Sexing Black-browed Albatrosses by discriminant analysis

Patricia Gandini of the Centro de Investigaciones de Puerto Deseado, Universidad Nacional de la Patagonia Austral, Argentina and colleagues in the same country have inspected a collection of drowned Black-browed Albatrosses Thalassarche melanophris from demersal longline fisheries operating within Patagonian Shelf waters in order to determine whether the overall external morphology of the birds varied with sex.  Their findings have been published recently in the printed version of the South American journal El Hornero.

The paper´s summary follows:

"Black-browed Albatross displays little sexual dimorphism and although males are usually larger than females, sexing birds by direct observation is difficult.  We evaluated sexual size dimorphism in this species and provided reliable method to predict the sex of measured birds.  Discriminant analysis of six morphometric measurements of adult birds indicated that only three variables (bill depth, head width and nape) were the most accurate variables to use in a discriminant function model, predicting sex with 87% of reliability."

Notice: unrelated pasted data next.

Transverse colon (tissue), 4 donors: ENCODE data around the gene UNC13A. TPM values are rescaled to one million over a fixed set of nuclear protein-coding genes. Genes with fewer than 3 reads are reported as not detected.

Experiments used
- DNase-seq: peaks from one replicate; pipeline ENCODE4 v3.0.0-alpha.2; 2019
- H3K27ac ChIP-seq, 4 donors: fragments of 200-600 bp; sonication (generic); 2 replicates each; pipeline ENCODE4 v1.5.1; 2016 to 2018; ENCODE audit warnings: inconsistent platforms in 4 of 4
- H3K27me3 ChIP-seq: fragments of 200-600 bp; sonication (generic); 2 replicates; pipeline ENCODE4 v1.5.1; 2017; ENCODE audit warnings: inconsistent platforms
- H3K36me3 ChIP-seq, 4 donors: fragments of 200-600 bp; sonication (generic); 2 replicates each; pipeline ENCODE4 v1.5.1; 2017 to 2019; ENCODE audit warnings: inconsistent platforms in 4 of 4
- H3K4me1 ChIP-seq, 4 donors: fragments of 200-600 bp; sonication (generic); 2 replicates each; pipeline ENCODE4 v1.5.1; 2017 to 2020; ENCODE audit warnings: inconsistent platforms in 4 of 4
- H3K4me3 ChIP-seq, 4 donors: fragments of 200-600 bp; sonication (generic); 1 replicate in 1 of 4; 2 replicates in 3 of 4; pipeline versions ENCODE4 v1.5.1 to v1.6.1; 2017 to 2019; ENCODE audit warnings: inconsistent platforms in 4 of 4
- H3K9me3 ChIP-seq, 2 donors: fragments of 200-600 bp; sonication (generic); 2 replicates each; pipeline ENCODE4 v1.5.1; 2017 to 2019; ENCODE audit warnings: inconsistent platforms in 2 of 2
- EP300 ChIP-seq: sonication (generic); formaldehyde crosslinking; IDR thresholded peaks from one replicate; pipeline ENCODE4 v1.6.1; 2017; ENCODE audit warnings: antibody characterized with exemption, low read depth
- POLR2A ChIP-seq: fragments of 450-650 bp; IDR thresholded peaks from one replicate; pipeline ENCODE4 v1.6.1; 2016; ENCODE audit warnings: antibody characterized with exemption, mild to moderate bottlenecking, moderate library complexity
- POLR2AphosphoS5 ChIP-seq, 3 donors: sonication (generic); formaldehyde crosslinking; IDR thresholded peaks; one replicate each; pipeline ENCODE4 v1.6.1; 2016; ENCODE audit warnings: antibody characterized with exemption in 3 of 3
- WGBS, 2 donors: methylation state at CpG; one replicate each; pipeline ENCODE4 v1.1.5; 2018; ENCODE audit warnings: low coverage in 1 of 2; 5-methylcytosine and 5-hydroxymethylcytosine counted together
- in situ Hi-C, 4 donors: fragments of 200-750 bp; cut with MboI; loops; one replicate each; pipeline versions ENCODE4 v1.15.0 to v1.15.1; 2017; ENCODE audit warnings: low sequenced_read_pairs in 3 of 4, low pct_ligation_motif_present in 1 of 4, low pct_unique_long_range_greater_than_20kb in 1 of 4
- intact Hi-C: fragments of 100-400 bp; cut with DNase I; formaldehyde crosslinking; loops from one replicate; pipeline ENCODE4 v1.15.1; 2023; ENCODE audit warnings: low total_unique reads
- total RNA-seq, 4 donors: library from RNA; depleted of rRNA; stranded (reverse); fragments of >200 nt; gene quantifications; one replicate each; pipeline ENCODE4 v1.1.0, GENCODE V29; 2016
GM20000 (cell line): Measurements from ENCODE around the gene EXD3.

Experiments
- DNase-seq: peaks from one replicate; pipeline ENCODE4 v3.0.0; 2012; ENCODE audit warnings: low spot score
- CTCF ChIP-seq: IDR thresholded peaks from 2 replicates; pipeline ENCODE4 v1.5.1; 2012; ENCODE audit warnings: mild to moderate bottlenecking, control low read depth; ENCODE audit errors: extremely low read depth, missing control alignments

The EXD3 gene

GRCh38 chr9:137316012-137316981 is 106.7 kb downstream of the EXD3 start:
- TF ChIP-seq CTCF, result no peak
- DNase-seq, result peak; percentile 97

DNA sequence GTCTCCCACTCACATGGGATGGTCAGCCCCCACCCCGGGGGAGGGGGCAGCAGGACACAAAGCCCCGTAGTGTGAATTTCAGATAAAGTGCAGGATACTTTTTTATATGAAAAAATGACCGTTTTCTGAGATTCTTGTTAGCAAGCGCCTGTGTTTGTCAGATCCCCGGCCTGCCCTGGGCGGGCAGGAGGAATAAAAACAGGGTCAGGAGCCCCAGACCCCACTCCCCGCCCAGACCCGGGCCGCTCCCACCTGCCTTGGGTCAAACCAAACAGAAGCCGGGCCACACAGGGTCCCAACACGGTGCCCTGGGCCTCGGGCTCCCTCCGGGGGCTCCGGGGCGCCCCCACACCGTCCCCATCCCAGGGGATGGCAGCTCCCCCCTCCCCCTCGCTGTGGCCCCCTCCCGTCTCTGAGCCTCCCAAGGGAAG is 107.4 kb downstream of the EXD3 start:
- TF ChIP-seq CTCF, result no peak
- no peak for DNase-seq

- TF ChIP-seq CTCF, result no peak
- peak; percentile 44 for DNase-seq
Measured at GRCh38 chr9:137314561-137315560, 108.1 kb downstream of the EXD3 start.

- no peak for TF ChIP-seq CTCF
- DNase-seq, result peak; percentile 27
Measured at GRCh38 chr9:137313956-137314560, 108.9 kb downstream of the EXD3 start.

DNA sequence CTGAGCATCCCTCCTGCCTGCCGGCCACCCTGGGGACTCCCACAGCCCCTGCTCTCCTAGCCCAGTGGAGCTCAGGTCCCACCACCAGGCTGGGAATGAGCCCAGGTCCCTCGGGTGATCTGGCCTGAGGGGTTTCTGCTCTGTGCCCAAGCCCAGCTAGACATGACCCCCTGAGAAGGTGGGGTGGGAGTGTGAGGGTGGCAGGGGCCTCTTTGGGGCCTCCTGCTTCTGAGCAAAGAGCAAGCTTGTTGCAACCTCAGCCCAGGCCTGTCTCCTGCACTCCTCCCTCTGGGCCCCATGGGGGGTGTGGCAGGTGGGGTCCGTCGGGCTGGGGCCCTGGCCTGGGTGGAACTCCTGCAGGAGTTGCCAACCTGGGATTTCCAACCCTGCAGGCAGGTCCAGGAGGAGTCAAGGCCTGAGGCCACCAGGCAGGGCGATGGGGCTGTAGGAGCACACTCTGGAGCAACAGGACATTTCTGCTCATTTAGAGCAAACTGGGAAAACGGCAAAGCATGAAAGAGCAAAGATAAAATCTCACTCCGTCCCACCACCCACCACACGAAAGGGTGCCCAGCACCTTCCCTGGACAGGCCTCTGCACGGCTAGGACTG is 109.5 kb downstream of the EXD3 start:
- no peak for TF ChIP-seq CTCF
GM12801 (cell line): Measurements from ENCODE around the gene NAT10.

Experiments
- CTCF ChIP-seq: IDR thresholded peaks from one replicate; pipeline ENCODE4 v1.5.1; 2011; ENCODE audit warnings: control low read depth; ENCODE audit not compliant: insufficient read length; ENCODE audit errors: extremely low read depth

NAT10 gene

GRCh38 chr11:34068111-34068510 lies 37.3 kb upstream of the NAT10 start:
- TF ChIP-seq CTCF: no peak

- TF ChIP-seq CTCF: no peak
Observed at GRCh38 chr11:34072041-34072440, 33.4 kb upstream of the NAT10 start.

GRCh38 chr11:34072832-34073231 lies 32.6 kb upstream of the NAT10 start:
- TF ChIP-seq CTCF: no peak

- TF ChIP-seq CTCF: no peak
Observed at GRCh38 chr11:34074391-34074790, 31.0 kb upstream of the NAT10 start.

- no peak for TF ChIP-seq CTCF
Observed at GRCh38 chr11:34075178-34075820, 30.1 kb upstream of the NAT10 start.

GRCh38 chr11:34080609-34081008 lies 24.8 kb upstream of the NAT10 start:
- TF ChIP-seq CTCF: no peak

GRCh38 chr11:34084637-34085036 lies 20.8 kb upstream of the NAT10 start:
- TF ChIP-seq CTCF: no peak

Gandini, P., Frere, E., García, M.F. & Seco Pon, J.P. 2009.  Sexual size dimorphism in Black-browed Albatross (Diomedea melanophris) incidentally killed during longline operations.  El Hornero 24: 43-46.

Juan Pablo Seco Pon, ACAP South American News Correspondent, 25 November 2010

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